The Halo Effect is a cognitive bias that affects our perceptions, leading us to base our judgments on a selective amount of information we have concerning something or someone. We often tend to use just our first impressions to create a generalised idea of what someone or something is like in totality. For example, we often see someone in a positive light, arbitrarily awarding them many positive characteristics based solely on one positive trait we know to be true, whether or not this one trait is in any way related to the current context or not. In other words, we attribute positive characteristics to people or objects based on just one observation.
This cognitive bias was theorised by Thomdike in 1920 and later proved by Asch (1946) and Clifford (1975). Clifford demonstrated how people considered to be more attractive were often also deemed to be more intelligent as well despite the two factors having no correlation in reality. During his experiment, teachers were shown photos of unknown pupils and asked to make assumptions on several different elements of their characters (intelligence, likelihood of academic success, etc.). The results showed that when given photos of more “attractive” pupils, the teachers described them as more likely to be intelligent or successful than others. There was no basis for these presumptions other than the fact that the one “positive” characteristic they had to go on (in this case, the attractive physical appearance) led them to subconsciously attribute other positive characteristics to these pupils.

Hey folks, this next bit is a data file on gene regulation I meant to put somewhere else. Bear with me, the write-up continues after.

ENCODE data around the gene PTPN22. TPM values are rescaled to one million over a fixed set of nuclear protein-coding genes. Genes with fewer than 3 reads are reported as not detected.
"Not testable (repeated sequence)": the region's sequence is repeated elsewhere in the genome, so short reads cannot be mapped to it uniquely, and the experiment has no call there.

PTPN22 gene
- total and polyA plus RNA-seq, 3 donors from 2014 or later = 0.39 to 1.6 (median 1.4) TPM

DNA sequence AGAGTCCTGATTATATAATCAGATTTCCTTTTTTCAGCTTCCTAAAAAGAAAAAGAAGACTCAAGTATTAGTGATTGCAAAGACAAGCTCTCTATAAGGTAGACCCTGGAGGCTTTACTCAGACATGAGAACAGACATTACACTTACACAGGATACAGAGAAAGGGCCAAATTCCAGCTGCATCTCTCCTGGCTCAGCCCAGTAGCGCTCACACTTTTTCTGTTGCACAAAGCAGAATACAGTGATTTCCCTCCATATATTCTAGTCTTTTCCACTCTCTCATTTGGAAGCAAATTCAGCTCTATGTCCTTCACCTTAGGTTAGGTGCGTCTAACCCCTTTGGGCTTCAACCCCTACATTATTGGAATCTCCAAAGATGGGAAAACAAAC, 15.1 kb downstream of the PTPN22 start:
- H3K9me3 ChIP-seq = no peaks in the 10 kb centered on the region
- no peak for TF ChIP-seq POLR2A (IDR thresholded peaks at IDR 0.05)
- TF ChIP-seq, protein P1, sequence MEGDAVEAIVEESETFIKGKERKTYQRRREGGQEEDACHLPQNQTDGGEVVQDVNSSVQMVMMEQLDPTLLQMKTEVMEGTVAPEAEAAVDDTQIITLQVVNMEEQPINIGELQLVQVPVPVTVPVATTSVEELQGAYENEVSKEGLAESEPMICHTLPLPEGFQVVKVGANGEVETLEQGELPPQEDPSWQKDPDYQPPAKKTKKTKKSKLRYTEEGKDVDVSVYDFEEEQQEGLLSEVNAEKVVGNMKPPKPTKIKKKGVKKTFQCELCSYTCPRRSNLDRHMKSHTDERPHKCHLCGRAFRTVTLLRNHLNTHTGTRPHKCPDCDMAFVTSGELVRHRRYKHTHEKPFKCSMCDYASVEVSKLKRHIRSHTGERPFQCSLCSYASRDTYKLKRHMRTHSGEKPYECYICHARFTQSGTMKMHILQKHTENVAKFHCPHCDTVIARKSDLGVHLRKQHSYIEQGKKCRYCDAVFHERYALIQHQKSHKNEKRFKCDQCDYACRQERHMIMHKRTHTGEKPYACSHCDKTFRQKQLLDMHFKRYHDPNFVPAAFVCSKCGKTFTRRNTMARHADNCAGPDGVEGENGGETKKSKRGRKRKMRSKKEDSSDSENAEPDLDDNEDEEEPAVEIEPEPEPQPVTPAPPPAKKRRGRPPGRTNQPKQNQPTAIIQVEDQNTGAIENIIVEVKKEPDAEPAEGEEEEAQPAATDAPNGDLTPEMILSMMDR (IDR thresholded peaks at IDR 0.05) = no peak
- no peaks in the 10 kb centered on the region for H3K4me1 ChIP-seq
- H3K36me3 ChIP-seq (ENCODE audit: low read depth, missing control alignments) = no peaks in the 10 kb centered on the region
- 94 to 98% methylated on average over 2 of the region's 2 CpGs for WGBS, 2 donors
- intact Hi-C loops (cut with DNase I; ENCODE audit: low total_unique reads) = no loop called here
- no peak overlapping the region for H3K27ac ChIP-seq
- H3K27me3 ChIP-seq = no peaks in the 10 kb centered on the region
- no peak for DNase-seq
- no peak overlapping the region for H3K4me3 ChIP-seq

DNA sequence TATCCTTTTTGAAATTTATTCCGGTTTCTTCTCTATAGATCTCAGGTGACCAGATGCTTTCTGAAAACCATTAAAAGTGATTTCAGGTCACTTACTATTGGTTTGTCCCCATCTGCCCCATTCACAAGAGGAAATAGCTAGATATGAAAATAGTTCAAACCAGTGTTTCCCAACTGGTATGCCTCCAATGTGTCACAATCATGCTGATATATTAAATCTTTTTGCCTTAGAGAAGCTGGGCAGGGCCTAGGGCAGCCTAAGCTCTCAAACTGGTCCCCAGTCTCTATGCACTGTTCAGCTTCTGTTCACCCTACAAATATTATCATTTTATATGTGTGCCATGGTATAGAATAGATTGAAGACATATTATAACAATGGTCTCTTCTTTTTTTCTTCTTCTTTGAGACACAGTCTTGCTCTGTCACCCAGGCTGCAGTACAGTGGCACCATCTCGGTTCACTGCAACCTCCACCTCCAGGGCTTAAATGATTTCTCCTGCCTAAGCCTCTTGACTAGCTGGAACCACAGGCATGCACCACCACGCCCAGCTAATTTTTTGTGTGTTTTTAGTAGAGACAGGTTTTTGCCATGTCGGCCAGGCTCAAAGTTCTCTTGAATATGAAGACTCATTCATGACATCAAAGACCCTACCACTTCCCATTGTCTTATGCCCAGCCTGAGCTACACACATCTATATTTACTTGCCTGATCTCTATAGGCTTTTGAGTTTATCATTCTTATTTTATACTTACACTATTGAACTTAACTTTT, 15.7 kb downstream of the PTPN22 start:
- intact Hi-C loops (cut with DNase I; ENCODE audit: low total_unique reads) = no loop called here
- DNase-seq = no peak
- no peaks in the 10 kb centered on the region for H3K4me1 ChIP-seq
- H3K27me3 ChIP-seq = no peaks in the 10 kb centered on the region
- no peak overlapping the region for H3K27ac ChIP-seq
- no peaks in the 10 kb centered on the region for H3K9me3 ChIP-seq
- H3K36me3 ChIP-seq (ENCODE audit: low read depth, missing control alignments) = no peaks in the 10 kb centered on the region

However, the Halo Effect also works inversely. The “Devil Effect” shows how we are also likely to judge people negatively based on one single negative attribute. For example, we may demonstrate a negative sentiment towards someone that we don’t even know simply due to the fact that they hang out with a crowd of people we don’t like, or inversely have a negative opinion of a whole group of people simply because one person we don’t like is included in it.
The Halo Effect also has huge significance for brands and businesses. For example, a brand that is well-known for having one particular quality product will find that all of its other products are also assumed to be of a similar quality even if this theory hasn’t been tested. Similarly, when promoting a certain item or service, the good publicity generated will be attributed to the brand as a whole so can have a much wider, more positive impact than a particular advertising campaign merited. In this way, certain marketing strategies use just one or two particular positive elements (such as a client testimony or a popular celebrity endorsement) to cast an overall positive light on their brand image.